SYDNEY – Actor Paul Hogan, star of the "Crocodile Dundee" movie trilogy, has been cleared to return home to the United States after he was barred last month from leaving Australia because of a disputed tax bill, his lawyer said Friday.

The 70-year-old Australian-born actor, who currently lives in Los Angeles, arrived in Sydney on Aug. 20 to attend his mother's funeral and was served with an Australian Taxation Office order barring him from leaving Australia until he settles a multimillion dollar tax bill, lawyer Andrew Robinson said last week.

On Friday, Robinson said after a "cordial and cooperative" meeting between Hogan's lawyers and tax officials, an agreement was reached that will allow Hogan to return to the U.S.

"While the Commissioner and Mr. Hogan remain in dispute on more general taxation issues, Mr. Hogan continues to protest his innocence and denies any wrongdoing," Robinson said in a statement.

The tax office refuses to comment due to a policy of not discussing individual cases.

Australian tax and crime investigators have fought Hogan in a five-year legal battle in Australian and U.S. courts to investigate evidence he used offshore bank accounts to conceal earnings after his low-budget "Crocodile Dundee" movie became an international hit in 1986.

Hogan has denied wrongdoing and has not been charged with tax evasion.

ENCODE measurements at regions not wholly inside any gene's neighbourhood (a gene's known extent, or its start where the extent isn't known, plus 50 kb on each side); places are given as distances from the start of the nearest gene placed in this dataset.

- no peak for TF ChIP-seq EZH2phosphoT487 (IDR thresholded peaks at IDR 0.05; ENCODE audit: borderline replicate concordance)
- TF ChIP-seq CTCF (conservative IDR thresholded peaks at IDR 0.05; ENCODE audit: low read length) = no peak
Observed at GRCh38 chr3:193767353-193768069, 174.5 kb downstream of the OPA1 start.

In an interview Tuesday with the television show "A Current Affair," Hogan said he couldn't disclose the exact bill for legal reasons, but said he was unable to afford even 10 percent of it.

"I actually came out here at the request of the Australian Crime Commission at my own time and expense to assist them with their inquires," he said in the interview. "If I was a tax evader, which I'm not, I must be the dumbest one in the world, because they gave me five years notice that they have seized every piece of paper that my tax advisers and lawyers and accountants have ever had. I kept coming back here."

Hogan lives in Los Angeles with his wife, "Crocodile Dundee" co-star Linda Kozlowski, and their 12-year-old son Chance.

The actor shot to fame in the U.S. after he appeared in an Australian tourism TV ad in the mid 1980s, in which he cheerfully offered to "slip an extra shrimp on the barbie."

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BP Gulf of Mexico oil spill costs hit $8 billion (Reuters)

Thursday, September 2nd, 2010 | Finance News

LONDON (Reuters) – BP Plc said on Friday the cost of dealing with its oil spill in the Gulf of Mexico had risen to $8 billion and that it was two weeks away from sealing the well for good.

BP also indicated that there had been no major uptick in the amount of money being handed out to those affected by the spill, under the new independent compensation system, established in a deal with the White House.

On average, since August 23, the Gulf Coast Claims Facility, a $20 billion fund headed by former government pay Czar Ken Feinberg, paid out around $3.5 million per day, broadly in line with the amount paid before BP handed over responsibility for administering claims.

Some investors had feared Feinberg could take a more generous approach to paying out damages.

(Reporting by Tom Bergin; Editing by Erica Billingham)